Events firm refused Covid-19 help, despite rules banning public gatherings

Wesley Mendy Prestige Events

Events organiser Wesley Mendy was told his business, Prestige Events, was not eligible for support because its office was still accessible - even though there was no work for staff to do if they went there. - Credit: www.martin-james.co.uk

A Hornchurch businessman says he fears the “flawed” distribution of coronavirus grants could end in tragedy.

Wesley Mendy’s company, which organises large events, has been unable to operate for almost a year due to Covid-19.

But it has been told it is not eligible for a grant because it can still access its offices – even though once there, staff cannot organise any events.

Mr Mendy claimed Havering Council encouraged him to apply for two sets of grant funding, then rejected both applications.

He said: “It’s a flawed system. They are dealing with people’s lives and businesses. At the moment, people are just trying to keep a roof over their heads. I fear that one day someone will be tipped over the edge.


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“This is now causing me sleepless nights and causing my physical health to deteriorate.”

Mr Mendy began running Prestige Events Magazine – a hospitality industry publication – in Havering in 2004.

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In 2009, it started hosting trade fairs, networking events and awards ceremonies. Since then, it has worked with ITV, Channel 4, American Express and the Teenage Cancer Trust.

But since early 2020, Mr Mendy's team has been in limbo, with large events blocked by social distancing rules, tiered restrictions and lockdowns.

"There’s no income stream for the magazine either because every venue has battened down the hatches,” he said. “They’ve locked down their budgets because there’s no revenue. I think we’ve had two clients that have paid for advertising since this started. Usually, it would be hundreds.”

Meanwhile, Prestige has to cover overheads like the rent on its office in Eastern Road, Romford.

Dan Bearpark and Wesley Mendy

Mr Mendy with colleague Dan Bearpark at an event organised by his company, prior to the coronavirus pandemic. - Credit: www.martin-james.co.uk

Last summer Mr Mendy received a £10,000 business rates grant from Havering Council.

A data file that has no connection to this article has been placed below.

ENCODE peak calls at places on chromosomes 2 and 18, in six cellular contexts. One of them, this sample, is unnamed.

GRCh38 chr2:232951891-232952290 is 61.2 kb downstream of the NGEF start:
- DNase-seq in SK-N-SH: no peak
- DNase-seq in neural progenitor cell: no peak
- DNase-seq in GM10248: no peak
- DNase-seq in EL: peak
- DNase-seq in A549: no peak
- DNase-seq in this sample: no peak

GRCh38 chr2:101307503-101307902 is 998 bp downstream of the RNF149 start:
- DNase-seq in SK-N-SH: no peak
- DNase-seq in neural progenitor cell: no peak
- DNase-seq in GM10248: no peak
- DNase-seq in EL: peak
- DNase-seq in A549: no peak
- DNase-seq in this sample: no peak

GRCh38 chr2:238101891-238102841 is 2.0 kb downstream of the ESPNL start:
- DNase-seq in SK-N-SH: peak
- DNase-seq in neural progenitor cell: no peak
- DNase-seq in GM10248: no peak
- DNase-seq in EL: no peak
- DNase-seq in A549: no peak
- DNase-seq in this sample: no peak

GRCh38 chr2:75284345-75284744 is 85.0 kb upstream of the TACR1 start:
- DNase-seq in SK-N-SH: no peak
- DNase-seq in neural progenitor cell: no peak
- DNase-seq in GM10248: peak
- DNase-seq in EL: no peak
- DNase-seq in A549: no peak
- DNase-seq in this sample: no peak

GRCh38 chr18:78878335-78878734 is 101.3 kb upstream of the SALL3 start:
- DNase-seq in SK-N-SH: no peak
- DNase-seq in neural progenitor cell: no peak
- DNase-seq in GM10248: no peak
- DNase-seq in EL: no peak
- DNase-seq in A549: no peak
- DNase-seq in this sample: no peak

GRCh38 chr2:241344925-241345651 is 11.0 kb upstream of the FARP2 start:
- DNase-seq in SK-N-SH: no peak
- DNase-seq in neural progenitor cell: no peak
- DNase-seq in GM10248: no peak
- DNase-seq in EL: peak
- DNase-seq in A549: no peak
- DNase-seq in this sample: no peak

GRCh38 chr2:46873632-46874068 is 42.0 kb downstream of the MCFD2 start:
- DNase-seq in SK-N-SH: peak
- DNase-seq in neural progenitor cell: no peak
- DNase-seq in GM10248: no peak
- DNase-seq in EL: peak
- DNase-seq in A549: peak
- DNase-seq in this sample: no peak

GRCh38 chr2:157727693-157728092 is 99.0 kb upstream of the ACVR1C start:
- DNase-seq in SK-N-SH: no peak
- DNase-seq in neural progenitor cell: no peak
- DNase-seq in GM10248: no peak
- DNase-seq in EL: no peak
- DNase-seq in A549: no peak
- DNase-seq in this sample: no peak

In the autumn, he received an invitation to apply for another.

It said: “Businesses in the events and catering industry that were previously awarded a £10,000 grant under phase two of the former discretionary grant scheme, and are still operating, will be awarded a further grant of up to £10,000.”

But the new grant never came.

After numerous phone calls and emails, Mr Mendy said he was “shocked” to discover that his account had been deleted from the council’s computer system and it instead had a different company listed at his address.

He has shown the Recorder an email from the council, referring to the other company.

Mr Mendy said he was also encouraged by council officers to apply for a Local Restrictions Support Grant. But on January 25, the council rejected his application.

A civil servant said Prestige was not eligible because "the office can still be used for administration purposes... and the business has not been ordered not to use the premises”.

They added: “I have every sympathy with businesses affected in this manner but we are legally obliged to follow the guidelines issued by central government.”

The Recorder asked the Department for Business, Energy and Industrial Strategy (BEIS) whether Havering was applying the rules correctly.

The department said it would not comment on individual cases or councils. It sent us information on Local Restrictions Support Grants but said it was at councils’ discretion who received them.

The information from BEIS showed there were two types of Local Restrictions Support Grant – one for businesses forced to close and another for businesses not forced to close but still “severely affected by restrictions”.

Havering Council’s website had a single application form for Local Restrictions Support Grants, which said applicants would be "assessed on all available schemes”.

Mr Mendy said the council had only ever liaised with him about the grant for closed businesses and had never mentioned any alternative.

Havering council leader Damian White

Havering council leader Damian White said government guidance had left some catering and events firms unable to claim grants, but he hoped the problem would be rectified. - Credit: Mark Sepple / Havering Council

Council leader Damian White claimed Prestige Events was not eligible for either grant, adding: “The eligibility criteria are set by the government and not the council.”

He continued: “We are aware of a number of events and catering industry businesses in the borough that may also fall into this unfortunate gap – suffering significant impact due to the closure of businesses in the supply chain, even though they are not required to close themselves.

“We are currently working on the next round of business support funding, which will hopefully include such businesses that have fallen through the cracks.”

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